I had the pleasure of recording an episode of the Mob Mentality podcast with the energizing and fun Austin Chadwick and Chris Lucian. They do so much for the Agile community on the micro and macro level. We discussed some simulation tools, and the value of doing “Advanced Napkin Math” in cases where we don’t know exact numbers, but we can leverage heuristics.
We’ve got somewhere close to 120 years of Operations Management science to rely on. Work patterns, repeatability, specialization, hierarchy, management, measurement, statistical process control, visual planning, quality management, ANOVA statical analysis, multiple linear regression, computer simulation and much more.
One resource mentioned is Michel Grootjan’s online simulator, and his GitHub code. You can download and run his project, or follow his instructions for a few comparison changes to a base team, using his online version. To leverage this tool with your team, I recommend using Excel to keep track of the number of each member skill, the total cost of the team, the input work time ratios for the simulation, and the output in Throughput, Cycle Time, Max WIP, and even resource utilization. Be sure to calculate the cost of any changes you make. For instance, WIP throttling, cross-skilling, or cutting batch size are free. Adding people in skill areas costs money. You can write some simple formulas to calculate the increase in throughput and decrease in cycle time vs. the cost to achieve these outputs. Be sure to compare the throughput increase that can be achieved by combining the free effects, vs. the increase in throughput and the budget cost of achieving it through brute force (labor).
Michel Grootjans – Explaining Flow
You can also try Featureban 3.0
Twig – The WIP Game
Another question is “What sciences work for Factory Production only, what works for both Factories and Custom Software Development, and what unique techniques are available only in Custom Software Development?”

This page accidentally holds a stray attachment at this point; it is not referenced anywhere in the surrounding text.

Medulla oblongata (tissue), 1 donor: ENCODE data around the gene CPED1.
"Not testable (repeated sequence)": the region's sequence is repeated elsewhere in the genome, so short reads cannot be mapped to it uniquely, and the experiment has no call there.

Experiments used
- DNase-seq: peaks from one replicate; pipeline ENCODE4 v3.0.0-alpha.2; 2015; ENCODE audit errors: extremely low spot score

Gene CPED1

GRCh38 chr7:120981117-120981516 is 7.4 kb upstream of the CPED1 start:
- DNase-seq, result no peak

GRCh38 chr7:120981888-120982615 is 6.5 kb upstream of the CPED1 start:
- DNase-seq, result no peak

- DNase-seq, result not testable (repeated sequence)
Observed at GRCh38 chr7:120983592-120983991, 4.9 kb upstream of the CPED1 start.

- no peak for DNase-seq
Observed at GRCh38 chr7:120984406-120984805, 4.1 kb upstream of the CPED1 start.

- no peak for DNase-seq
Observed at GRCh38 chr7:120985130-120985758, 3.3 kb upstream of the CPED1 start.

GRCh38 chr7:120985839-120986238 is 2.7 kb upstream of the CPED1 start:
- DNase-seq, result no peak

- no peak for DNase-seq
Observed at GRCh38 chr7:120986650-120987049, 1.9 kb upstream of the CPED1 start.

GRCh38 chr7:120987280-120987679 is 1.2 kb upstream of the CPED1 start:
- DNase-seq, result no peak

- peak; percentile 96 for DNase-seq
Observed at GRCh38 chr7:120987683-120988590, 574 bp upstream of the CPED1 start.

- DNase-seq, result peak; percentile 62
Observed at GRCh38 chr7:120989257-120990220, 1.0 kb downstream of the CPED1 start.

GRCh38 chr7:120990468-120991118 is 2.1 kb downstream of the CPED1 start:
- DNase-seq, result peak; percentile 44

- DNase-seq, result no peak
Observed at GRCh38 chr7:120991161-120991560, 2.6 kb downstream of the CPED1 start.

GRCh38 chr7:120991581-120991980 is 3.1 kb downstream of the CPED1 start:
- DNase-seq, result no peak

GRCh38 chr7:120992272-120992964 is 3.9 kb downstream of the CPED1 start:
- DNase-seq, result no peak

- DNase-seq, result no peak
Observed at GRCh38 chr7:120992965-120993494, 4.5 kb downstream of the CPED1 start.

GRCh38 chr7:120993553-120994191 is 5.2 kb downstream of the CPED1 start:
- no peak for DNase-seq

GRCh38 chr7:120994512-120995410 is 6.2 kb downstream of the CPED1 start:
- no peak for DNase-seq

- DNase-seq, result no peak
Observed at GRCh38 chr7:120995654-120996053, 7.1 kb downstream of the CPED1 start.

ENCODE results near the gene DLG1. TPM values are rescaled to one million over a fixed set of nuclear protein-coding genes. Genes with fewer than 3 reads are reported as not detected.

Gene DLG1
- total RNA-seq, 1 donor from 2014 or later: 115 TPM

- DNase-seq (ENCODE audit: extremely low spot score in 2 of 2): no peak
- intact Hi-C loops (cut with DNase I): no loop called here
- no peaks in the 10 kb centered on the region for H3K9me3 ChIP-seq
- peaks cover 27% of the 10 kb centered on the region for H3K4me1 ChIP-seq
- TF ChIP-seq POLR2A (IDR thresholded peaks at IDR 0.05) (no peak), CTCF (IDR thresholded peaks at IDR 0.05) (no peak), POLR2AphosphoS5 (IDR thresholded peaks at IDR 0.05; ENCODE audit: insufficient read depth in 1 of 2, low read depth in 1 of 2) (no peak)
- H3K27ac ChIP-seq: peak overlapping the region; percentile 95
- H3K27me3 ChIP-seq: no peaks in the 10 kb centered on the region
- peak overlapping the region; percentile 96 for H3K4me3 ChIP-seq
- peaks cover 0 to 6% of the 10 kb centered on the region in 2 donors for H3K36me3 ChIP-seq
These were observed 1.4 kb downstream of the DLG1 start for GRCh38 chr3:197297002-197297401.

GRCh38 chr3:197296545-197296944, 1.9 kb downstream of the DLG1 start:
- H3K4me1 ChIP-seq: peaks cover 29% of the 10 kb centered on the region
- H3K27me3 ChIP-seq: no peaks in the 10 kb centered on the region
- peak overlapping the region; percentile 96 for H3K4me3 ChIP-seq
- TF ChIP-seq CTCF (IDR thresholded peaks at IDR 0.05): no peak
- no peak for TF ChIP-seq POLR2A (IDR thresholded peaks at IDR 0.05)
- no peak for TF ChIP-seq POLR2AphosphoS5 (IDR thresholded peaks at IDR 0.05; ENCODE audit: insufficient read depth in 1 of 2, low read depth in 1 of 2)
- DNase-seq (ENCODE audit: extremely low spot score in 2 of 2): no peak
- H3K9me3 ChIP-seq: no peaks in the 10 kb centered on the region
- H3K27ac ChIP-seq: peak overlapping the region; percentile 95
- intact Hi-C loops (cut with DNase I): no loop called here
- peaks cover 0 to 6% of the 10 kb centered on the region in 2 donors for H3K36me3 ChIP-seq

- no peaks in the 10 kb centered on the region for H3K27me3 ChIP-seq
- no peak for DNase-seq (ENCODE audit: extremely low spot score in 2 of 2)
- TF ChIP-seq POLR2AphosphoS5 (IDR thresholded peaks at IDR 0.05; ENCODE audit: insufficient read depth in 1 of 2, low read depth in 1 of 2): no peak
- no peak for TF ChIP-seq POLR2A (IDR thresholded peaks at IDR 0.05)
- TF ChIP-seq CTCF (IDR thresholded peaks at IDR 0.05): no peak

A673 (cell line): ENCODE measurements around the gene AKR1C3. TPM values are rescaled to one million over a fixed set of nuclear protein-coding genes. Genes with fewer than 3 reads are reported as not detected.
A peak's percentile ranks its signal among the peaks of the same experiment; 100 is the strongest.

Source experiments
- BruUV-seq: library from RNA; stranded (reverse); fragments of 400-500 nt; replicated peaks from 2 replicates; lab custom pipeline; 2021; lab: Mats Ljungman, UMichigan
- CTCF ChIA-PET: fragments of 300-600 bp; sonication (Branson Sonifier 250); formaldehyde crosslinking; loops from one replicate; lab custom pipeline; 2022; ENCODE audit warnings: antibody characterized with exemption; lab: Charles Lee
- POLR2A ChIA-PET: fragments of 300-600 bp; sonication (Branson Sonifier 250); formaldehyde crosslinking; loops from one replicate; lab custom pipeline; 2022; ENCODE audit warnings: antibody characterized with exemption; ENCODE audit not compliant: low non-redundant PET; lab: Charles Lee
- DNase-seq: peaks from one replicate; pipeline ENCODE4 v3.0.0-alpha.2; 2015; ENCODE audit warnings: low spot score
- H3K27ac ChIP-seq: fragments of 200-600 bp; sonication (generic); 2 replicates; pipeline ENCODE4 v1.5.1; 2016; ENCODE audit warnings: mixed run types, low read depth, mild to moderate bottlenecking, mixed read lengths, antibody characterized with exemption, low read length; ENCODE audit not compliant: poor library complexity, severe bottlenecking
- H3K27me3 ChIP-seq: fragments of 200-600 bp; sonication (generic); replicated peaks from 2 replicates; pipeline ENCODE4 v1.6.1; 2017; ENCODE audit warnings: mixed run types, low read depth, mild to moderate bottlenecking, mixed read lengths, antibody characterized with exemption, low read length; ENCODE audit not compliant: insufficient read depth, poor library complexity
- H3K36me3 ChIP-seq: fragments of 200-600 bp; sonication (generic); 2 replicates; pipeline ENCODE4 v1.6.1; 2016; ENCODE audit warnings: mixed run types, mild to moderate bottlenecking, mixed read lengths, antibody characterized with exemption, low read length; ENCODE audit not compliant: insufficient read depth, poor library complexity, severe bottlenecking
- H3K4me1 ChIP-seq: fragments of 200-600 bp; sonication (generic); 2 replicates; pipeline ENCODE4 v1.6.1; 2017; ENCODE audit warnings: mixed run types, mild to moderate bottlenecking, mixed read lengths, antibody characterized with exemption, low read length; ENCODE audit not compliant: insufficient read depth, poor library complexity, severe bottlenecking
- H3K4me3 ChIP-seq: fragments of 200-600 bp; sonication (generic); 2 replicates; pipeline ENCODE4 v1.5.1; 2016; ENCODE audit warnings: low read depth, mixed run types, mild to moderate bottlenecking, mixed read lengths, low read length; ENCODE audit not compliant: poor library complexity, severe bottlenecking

When a technique works for both, use it as is. When a technique only applies in a highly regimented and predictable factory environment, don’t throw the baby out with the bathwater. Use the heuristics even if you don’t know exact numbers. If you can estimate two or three items, use heuristics with your estimate numbers. You can construct Expected Value trees and use the probable outcome values. And of course, those techniques that are peculiar to software — leverage the heck out of them.
This is a model explaining the real cost in dollars of various techniques to order to Product Backlog. You can read the full article here. The primary point of this exercise is that Agile Portfolio Theory seeks to maximize the Value of the team by maximizing the Value of the flow of all product items. To make the case, I use absurd numbers in this spreadsheet; the values within each portfolio are increasing in orders of magnitude, and within each portfolio they all begin with the same digit. Does this matter? No it does not. The mathematical outcome is the same, even if the differences were dollars or pennies, and the numbers were more realistic. You could divide all these numbers by 100 and the graph would look the same.